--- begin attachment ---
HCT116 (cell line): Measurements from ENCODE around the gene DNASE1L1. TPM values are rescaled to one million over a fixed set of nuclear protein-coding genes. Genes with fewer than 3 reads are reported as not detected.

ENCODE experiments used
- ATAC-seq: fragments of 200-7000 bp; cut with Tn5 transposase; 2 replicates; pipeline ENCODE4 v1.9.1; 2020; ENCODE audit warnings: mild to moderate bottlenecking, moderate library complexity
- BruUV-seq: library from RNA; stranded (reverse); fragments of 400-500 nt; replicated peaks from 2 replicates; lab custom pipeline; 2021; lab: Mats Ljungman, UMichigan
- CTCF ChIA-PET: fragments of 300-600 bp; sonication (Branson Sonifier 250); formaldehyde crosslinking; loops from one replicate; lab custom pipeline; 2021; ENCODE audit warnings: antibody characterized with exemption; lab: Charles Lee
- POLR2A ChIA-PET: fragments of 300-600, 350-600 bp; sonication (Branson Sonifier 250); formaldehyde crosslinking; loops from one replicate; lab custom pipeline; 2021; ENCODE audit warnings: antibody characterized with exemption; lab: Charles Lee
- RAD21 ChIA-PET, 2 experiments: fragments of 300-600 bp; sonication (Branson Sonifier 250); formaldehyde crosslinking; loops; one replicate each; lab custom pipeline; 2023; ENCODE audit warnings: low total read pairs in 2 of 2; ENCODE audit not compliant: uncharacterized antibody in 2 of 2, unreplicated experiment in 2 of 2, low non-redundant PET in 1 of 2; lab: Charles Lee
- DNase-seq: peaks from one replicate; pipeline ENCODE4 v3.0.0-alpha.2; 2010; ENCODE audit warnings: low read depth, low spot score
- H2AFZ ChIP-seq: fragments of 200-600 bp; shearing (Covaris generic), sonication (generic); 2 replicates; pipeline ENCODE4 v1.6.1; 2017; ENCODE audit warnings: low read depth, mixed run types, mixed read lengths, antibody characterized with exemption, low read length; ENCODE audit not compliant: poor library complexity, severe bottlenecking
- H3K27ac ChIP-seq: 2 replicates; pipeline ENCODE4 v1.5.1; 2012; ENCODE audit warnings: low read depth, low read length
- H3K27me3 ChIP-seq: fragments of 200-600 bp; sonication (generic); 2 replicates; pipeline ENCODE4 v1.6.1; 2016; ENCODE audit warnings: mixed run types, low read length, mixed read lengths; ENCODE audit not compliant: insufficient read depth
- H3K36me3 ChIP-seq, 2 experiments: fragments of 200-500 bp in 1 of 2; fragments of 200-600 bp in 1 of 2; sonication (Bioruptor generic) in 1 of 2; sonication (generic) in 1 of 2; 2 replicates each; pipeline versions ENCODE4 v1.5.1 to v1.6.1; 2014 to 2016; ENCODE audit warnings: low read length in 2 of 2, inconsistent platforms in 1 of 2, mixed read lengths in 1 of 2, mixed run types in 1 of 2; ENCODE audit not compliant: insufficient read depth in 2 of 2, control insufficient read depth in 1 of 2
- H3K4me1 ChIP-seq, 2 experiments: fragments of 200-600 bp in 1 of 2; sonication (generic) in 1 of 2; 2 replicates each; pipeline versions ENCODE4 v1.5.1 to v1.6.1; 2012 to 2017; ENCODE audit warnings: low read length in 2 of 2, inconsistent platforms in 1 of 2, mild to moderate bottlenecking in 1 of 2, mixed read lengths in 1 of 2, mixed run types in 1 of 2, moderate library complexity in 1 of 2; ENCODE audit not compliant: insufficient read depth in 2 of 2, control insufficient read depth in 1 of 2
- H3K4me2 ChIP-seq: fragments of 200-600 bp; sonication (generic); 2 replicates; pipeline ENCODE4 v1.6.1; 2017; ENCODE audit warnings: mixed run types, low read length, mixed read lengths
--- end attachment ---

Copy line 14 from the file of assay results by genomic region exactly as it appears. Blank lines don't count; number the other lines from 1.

- H3K4me2 ChIP-seq: fragments of 200-600 bp; sonication (generic); 2 replicates; pipeline ENCODE4 v1.6.1; 2017; ENCODE audit warnings: mixed run types, low read length, mixed read lengths